because i love my husband (and he loves me)

As much as I want to believe, the reality is that Matt does not know how to take a “good” picture. Now to be fair, he is not alone. Some of my brothers-in-law also don’t know how to take a great picture. So what happens is I end up with about a million great pictures of him and, maybe, two good pictures of me. And the thing is, there’s no way for me to “fix” this. Matt has no interest to learn and so is unteachable. He also backs up his disinterest: he absolutely uses his eye sight as an excuse.

For those of you who don’t know, Matt doesn’t see well.

And this is not the only thing he dismisses using his eyes. I am pretty much convinced that he cannot follow a finger to save his life. He doesn’t ever look when I point to see where I am pointing. Honestly, this is quite comical for me. He will ask me where something is, I point at it, and Matt proceeds to wander around a room looking for it for several minutes because he doesn’t look where I am pointing.

He can blame this lack of observation on his eyes, but, come on ladies, it’s a man thing. Not all men, no I will not say all men. But a good number of men. It’s like lifting piles up to find misplaced keys or wallets. Men just cannot seem to do it. I don’t know why, but there it is.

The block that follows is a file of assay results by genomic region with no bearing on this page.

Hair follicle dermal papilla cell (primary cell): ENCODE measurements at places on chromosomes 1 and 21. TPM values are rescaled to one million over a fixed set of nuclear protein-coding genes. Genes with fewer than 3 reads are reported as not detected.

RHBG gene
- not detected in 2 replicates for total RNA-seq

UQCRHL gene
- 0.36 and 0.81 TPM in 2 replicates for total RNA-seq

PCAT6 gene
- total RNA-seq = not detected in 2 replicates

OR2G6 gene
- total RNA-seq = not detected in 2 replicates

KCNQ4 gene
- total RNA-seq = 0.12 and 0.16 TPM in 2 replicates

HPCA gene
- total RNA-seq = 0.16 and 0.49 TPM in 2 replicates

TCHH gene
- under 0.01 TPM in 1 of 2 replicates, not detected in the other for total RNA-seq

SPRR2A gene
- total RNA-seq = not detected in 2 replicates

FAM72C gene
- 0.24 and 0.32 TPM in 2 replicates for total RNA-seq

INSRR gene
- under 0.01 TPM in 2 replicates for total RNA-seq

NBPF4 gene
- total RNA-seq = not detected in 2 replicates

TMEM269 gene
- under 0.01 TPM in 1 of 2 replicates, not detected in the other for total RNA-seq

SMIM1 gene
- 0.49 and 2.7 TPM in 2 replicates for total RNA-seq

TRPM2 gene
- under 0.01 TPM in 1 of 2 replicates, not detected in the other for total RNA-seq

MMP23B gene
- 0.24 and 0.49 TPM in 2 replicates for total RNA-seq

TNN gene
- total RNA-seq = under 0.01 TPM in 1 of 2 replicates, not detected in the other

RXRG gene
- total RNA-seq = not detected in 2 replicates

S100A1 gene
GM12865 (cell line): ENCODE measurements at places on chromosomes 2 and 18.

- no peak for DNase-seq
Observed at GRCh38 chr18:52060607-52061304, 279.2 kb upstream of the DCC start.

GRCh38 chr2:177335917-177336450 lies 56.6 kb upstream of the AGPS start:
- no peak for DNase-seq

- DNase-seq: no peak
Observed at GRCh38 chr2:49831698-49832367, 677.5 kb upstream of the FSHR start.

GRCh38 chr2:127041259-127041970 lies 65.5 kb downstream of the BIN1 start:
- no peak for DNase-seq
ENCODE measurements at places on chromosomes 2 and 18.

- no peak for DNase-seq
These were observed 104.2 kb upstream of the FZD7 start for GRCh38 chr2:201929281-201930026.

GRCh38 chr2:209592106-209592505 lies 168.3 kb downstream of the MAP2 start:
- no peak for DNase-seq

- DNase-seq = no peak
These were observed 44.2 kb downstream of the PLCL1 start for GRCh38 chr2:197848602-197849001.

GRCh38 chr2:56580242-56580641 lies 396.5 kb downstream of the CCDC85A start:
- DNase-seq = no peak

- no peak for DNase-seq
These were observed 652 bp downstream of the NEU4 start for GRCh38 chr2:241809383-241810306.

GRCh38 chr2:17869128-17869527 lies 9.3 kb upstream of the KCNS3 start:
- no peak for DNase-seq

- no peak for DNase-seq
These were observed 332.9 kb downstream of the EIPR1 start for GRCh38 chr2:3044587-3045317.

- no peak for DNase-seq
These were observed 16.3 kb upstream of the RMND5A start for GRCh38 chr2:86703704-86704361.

My husband is a man. and that means several of the stereotypes: won’t ask for directions, snores, has a unibrow, cannot take a good picture, and has trouble finding misplaced items. God love him.


I’m Pretty Open Minded, but Emerson is Not a Girls Name

I mean it has SON right in it. And I know it’s trendy to give people “gender neutral names” or to give girls boy names. And changing the spelling does not make it better: Emersyn, Emmerson, Emersen, etc. It still derives from EmerSON.

I guess I am just tired of correcting everyone who comes in and calls my son a girl. I get shaking up the standard and breaking down gender identity, but that’s not happening.

No, instead of not assuming a gender, people are assuming the wrong gender. And I am sure that’s not what you intended when you named your daughter Emerson.. I am sure you thought it was cute, trendy, edgy, hipster, or whatever, but you screwed my son over.

Why couldn’t you just wait to have a son to use that name? and if you only wanted x amount of children, then that’s your problem if you don’t get to use your name. There are two nurses on the floor who also have boy names as girls: a Kevyn and a RyAnne. Again, changing the spelling does not change the fact that you named your girls Kevin and Ryan.